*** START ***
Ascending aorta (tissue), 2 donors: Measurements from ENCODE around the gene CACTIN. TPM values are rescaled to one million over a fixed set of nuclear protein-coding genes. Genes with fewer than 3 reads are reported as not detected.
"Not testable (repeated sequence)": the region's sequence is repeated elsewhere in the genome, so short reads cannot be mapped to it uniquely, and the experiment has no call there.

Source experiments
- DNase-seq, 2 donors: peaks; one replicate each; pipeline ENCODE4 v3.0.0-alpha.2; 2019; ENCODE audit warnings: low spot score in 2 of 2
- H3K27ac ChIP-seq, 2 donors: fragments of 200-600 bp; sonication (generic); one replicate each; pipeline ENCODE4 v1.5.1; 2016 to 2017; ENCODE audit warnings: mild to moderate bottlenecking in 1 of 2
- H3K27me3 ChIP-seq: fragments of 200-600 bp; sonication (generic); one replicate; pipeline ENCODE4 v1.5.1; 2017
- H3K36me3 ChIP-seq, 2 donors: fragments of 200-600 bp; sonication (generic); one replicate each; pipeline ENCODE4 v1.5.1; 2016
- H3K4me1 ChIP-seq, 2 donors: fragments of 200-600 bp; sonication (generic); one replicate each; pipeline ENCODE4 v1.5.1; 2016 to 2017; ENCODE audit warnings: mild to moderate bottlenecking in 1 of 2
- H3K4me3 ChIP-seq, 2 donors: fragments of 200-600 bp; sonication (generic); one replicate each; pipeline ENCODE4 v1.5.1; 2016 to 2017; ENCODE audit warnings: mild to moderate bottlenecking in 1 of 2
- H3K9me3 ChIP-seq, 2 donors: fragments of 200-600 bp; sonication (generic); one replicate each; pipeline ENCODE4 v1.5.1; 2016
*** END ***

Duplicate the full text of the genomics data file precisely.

Ascending aorta (tissue), 2 donors: Measurements from ENCODE around the gene CACTIN. TPM values are rescaled to one million over a fixed set of nuclear protein-coding genes. Genes with fewer than 3 reads are reported as not detected.
"Not testable (repeated sequence)": the region's sequence is repeated elsewhere in the genome, so short reads cannot be mapped to it uniquely, and the experiment has no call there.

Source experiments
- DNase-seq, 2 donors: peaks; one replicate each; pipeline ENCODE4 v3.0.0-alpha.2; 2019; ENCODE audit warnings: low spot score in 2 of 2
- H3K27ac ChIP-seq, 2 donors: fragments of 200-600 bp; sonication (generic); one replicate each; pipeline ENCODE4 v1.5.1; 2016 to 2017; ENCODE audit warnings: mild to moderate bottlenecking in 1 of 2
- H3K27me3 ChIP-seq: fragments of 200-600 bp; sonication (generic); one replicate; pipeline ENCODE4 v1.5.1; 2017
- H3K36me3 ChIP-seq, 2 donors: fragments of 200-600 bp; sonication (generic); one replicate each; pipeline ENCODE4 v1.5.1; 2016
- H3K4me1 ChIP-seq, 2 donors: fragments of 200-600 bp; sonication (generic); one replicate each; pipeline ENCODE4 v1.5.1; 2016 to 2017; ENCODE audit warnings: mild to moderate bottlenecking in 1 of 2
- H3K4me3 ChIP-seq, 2 donors: fragments of 200-600 bp; sonication (generic); one replicate each; pipeline ENCODE4 v1.5.1; 2016 to 2017; ENCODE audit warnings: mild to moderate bottlenecking in 1 of 2
- H3K9me3 ChIP-seq, 2 donors: fragments of 200-600 bp; sonication (generic); one replicate each; pipeline ENCODE4 v1.5.1; 2016